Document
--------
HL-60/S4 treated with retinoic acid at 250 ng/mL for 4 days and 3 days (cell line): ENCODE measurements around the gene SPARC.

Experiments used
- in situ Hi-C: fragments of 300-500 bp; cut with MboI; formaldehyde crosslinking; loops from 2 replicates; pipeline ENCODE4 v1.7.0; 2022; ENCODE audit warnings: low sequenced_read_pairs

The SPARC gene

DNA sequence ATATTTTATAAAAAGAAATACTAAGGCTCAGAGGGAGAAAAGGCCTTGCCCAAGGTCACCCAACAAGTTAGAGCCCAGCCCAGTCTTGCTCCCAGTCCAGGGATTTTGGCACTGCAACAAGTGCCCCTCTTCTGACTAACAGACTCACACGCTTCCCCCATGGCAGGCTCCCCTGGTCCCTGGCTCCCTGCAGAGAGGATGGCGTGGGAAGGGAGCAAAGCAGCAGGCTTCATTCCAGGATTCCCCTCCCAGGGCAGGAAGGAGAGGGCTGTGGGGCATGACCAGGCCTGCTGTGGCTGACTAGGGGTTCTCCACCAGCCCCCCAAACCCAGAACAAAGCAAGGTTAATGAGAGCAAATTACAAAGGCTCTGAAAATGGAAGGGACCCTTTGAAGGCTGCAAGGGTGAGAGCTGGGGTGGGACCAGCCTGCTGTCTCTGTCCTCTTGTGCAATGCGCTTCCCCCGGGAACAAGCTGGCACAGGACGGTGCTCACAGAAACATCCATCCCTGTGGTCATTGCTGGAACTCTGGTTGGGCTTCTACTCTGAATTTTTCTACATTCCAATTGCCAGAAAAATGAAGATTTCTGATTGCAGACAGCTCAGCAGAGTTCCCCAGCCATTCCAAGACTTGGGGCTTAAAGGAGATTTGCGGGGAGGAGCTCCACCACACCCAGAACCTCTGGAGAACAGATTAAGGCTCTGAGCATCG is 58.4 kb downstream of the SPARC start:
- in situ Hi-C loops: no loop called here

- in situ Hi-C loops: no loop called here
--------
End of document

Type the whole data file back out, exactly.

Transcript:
HL-60/S4 treated with retinoic acid at 250 ng/mL for 4 days and 3 days (cell line): ENCODE measurements around the gene SPARC.

Experiments used
- in situ Hi-C: fragments of 300-500 bp; cut with MboI; formaldehyde crosslinking; loops from 2 replicates; pipeline ENCODE4 v1.7.0; 2022; ENCODE audit warnings: low sequenced_read_pairs

The SPARC gene

DNA sequence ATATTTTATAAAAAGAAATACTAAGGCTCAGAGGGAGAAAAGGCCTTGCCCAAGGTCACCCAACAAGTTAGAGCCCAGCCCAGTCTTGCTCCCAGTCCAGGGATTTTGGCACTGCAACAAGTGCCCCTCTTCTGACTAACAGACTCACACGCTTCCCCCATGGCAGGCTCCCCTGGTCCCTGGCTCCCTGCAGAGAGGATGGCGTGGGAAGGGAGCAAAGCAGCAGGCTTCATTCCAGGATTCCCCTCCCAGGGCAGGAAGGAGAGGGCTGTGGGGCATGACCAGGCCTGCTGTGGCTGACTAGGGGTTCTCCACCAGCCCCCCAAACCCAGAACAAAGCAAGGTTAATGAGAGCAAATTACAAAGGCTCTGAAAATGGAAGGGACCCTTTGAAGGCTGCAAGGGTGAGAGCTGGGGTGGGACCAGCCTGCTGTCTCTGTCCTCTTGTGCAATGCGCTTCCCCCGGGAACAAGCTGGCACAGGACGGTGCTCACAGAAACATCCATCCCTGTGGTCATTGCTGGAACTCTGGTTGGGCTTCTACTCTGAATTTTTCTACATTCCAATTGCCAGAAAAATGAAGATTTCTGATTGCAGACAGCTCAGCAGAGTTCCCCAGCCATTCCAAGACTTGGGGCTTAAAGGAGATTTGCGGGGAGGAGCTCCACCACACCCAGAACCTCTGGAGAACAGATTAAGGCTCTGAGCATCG is 58.4 kb downstream of the SPARC start:
- in situ Hi-C loops: no loop called here

- in situ Hi-C loops: no loop called here